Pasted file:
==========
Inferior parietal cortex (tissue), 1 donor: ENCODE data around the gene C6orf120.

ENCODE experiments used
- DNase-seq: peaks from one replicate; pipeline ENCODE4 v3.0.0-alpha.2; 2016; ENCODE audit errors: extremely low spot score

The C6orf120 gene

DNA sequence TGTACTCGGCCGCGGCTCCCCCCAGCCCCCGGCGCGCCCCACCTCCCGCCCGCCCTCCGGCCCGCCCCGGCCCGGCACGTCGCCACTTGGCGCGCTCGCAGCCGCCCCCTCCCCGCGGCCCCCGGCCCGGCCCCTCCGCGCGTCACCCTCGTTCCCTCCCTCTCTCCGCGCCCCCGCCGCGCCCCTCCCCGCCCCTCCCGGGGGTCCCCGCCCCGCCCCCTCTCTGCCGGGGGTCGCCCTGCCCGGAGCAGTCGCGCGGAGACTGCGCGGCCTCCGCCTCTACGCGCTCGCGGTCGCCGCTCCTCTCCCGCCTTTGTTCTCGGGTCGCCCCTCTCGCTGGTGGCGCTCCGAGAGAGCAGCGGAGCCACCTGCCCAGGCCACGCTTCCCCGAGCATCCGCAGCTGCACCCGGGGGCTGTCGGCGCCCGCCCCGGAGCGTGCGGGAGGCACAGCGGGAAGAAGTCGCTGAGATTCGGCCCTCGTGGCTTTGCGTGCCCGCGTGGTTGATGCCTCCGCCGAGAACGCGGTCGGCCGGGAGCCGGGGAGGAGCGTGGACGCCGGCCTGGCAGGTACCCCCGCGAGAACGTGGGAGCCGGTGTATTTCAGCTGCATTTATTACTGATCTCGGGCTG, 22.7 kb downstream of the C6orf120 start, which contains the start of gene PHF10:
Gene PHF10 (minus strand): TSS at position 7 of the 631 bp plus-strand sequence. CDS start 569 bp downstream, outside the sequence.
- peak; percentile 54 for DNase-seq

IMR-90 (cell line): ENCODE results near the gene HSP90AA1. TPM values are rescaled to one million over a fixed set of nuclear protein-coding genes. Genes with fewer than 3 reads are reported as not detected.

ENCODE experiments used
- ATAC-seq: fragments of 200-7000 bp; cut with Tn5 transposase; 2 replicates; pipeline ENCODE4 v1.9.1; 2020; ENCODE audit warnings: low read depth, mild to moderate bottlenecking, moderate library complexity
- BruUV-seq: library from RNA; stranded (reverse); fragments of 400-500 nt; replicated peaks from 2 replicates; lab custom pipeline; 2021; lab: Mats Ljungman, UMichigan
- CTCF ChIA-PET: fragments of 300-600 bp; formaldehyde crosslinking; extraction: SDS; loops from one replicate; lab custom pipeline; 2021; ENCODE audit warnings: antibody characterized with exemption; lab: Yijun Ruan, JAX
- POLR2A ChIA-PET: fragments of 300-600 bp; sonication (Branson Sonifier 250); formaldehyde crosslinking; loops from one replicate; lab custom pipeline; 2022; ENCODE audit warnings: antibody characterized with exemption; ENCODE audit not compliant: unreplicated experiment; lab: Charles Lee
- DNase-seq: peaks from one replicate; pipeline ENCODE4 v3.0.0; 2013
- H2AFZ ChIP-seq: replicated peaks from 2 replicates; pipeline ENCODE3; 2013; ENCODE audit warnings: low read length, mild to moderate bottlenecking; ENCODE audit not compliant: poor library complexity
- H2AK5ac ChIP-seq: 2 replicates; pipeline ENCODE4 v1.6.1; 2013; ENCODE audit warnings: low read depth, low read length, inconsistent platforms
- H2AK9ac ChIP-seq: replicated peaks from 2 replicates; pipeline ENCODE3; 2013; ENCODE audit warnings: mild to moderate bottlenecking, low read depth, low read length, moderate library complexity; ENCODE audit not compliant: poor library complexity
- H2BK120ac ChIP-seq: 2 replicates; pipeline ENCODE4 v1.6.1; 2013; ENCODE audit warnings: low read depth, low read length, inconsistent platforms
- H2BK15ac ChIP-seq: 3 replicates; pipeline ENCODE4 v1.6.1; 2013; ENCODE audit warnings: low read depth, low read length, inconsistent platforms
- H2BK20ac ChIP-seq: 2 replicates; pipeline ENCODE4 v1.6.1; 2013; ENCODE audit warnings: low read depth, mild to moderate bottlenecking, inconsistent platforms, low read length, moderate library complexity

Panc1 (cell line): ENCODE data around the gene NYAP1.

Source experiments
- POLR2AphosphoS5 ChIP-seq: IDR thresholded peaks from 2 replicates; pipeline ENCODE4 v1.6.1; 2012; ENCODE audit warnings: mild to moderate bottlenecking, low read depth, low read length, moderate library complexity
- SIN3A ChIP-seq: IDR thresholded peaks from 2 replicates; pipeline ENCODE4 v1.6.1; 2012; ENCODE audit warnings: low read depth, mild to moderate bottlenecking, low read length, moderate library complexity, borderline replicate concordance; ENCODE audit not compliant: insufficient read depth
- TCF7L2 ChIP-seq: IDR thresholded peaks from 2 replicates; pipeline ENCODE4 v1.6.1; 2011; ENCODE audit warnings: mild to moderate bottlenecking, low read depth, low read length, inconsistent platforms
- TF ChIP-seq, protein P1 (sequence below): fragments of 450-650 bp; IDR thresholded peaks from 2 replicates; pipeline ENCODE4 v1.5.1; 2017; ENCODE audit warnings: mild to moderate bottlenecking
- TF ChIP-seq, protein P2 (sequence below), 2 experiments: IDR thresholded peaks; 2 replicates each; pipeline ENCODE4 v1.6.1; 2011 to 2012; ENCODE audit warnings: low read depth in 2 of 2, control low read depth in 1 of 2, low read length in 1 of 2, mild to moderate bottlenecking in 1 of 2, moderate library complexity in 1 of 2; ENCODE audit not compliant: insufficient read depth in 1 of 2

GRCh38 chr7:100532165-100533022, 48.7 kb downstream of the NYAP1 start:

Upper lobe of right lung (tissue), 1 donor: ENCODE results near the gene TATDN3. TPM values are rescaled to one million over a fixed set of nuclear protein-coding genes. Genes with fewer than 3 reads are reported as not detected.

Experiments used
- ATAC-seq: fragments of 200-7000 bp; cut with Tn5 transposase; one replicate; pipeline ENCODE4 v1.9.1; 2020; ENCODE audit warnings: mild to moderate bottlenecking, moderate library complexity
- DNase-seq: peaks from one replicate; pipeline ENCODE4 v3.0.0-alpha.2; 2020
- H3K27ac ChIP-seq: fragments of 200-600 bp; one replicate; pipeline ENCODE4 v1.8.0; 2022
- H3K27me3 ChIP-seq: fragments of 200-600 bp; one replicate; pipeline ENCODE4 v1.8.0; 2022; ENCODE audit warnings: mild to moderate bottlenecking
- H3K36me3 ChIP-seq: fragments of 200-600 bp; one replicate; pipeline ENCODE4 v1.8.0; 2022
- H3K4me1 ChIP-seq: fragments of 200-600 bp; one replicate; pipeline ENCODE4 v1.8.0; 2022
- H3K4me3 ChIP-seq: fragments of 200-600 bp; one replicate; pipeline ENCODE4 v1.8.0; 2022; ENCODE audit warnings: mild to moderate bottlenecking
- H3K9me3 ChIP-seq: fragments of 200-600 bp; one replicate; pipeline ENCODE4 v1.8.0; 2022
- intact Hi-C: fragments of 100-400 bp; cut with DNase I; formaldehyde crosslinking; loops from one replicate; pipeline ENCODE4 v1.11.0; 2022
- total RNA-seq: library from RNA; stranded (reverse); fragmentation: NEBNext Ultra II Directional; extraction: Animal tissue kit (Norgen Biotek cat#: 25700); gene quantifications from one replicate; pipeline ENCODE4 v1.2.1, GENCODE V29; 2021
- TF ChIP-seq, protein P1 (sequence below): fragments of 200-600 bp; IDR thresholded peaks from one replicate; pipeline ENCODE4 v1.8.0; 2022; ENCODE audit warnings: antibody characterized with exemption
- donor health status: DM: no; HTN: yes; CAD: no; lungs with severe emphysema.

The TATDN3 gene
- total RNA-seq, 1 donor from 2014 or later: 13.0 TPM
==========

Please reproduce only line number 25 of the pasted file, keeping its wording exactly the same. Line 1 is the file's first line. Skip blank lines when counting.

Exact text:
- TCF7L2 ChIP-seq: IDR thresholded peaks from 2 replicates; pipeline ENCODE4 v1.6.1; 2011; ENCODE audit warnings: mild to moderate bottlenecking, low read depth, low read length, inconsistent platforms